Payday Lending

Add Your Voice to Those Opposing Payday Lending in PA

A bill to legalize high-interest payday loans in Pennsylvania stalled this week after a bipartisan group of state senators took a look at the plan and said no way. The Harrisburg Patriot-News was on top of the story:

Third and State This Week: Court Halts Voter ID Law, Changing the Subject on Payday Lending and Paying the Boss to Work

This week at Third and State, we blogged about a court decision halting enforcement of the Voter ID Law in the November election, an effort to change the subject on payday lending, a report on rising student debt, a lawsuit against the state to restore General Assistance and much more!

IN CASE YOU MISSED IT:

  • On voter ID, we highlighted a statement from the Pennsylvania Budget and Policy Center (PBPC) on a Commonwealth Court decision halting enforcement of the Voter ID Law in the November election. Chris Lilienthal also highlighted MSNBC's coverage of PBPC's recent report on the state's flawed implementation of the Voter ID Law.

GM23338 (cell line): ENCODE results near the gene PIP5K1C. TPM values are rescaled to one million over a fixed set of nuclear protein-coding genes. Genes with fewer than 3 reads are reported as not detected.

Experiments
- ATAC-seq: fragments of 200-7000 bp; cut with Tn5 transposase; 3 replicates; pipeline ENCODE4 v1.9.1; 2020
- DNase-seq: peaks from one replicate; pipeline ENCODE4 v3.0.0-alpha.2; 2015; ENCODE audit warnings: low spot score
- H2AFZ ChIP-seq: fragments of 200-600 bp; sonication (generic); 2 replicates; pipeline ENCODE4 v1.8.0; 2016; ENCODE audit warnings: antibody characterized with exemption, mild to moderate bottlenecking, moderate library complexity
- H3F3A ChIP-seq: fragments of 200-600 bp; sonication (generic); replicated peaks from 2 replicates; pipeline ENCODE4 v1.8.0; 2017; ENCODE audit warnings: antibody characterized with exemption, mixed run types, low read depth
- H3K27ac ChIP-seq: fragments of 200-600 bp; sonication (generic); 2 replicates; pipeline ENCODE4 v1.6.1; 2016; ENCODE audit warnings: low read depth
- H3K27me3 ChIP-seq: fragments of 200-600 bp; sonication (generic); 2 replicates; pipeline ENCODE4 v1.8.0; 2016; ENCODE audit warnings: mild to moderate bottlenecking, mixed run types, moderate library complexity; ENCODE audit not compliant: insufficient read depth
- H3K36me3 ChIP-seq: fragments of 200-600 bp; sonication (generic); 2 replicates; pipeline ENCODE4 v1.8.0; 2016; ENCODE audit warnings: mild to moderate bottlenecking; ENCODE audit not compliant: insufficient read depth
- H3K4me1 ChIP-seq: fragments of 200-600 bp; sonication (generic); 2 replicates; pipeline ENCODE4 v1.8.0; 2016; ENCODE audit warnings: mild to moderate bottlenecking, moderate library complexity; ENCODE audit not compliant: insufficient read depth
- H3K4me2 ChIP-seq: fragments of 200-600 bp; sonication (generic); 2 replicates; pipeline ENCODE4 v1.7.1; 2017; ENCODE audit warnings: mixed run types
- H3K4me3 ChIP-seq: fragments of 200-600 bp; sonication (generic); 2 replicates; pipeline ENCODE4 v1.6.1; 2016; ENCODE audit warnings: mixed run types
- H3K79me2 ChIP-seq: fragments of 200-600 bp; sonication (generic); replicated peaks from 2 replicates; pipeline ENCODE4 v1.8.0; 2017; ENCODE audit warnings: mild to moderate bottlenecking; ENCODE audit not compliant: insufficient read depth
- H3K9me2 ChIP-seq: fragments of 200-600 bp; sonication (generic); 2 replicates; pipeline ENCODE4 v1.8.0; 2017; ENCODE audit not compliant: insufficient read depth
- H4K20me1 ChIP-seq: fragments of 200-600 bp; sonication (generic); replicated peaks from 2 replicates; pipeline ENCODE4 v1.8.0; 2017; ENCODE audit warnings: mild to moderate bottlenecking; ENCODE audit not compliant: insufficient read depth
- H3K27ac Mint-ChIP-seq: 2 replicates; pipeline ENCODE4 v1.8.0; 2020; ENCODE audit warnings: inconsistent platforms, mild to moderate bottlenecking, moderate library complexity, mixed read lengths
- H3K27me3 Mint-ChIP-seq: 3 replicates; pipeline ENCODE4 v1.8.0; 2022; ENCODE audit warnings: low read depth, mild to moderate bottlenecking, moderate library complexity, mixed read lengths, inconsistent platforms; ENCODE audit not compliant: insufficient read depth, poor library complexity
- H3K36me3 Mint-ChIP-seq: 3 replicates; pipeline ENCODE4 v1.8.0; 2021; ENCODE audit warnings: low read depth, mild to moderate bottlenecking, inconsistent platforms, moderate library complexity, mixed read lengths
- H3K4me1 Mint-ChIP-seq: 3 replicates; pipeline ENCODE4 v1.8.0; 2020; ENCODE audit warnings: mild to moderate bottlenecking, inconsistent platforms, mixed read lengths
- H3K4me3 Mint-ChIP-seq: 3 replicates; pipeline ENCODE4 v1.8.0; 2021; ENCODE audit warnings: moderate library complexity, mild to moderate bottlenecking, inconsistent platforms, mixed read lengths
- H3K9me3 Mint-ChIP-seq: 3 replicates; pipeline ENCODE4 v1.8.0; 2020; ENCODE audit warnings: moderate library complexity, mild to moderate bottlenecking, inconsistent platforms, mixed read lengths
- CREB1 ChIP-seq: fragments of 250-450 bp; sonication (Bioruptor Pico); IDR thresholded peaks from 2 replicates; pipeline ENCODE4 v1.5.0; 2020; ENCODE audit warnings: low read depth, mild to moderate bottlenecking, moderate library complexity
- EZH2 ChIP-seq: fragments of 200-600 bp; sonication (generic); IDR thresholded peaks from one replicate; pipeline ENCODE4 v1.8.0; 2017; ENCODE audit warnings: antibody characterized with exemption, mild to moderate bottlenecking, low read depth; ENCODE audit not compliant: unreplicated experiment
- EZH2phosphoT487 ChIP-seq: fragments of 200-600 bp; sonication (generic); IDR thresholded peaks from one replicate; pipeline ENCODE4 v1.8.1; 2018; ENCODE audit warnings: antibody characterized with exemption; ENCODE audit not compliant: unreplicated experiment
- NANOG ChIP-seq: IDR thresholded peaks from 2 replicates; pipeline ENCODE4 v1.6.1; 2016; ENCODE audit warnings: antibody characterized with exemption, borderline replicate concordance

• On payday lending, Mark Price wrote about a recent state Senate hearing on the subject and why changing the subject doesn't make high-interest payday lending any better an idea in Pennsylvania.
  • On education, Jamar Thrasher blogged about a Pew Research Center report on the growing burden of student debt especially among the lowest-income students.
  • On jobs, Mark Price explained how the story of a Bucks County manufacturer who is finding it difficult to recruit workers made him think of a joke about parrots and economists. He also broke down the employment picture in Allentown.
  • On state tax policy, we shared a video from Reuters exploring the problems with programs that allow certain businesses to keep the income taxes paid by employees. The Pennsylvania House is considering a similar program.
  • On public welfare, Mark Price blogged about a lawsuit aimed at restoring Pennsylvania's General Assistance program.

More blog posts next week. Keep us bookmarked and join the conversation!

Changing the Subject Doesn’t Make Payday Lending a Better Idea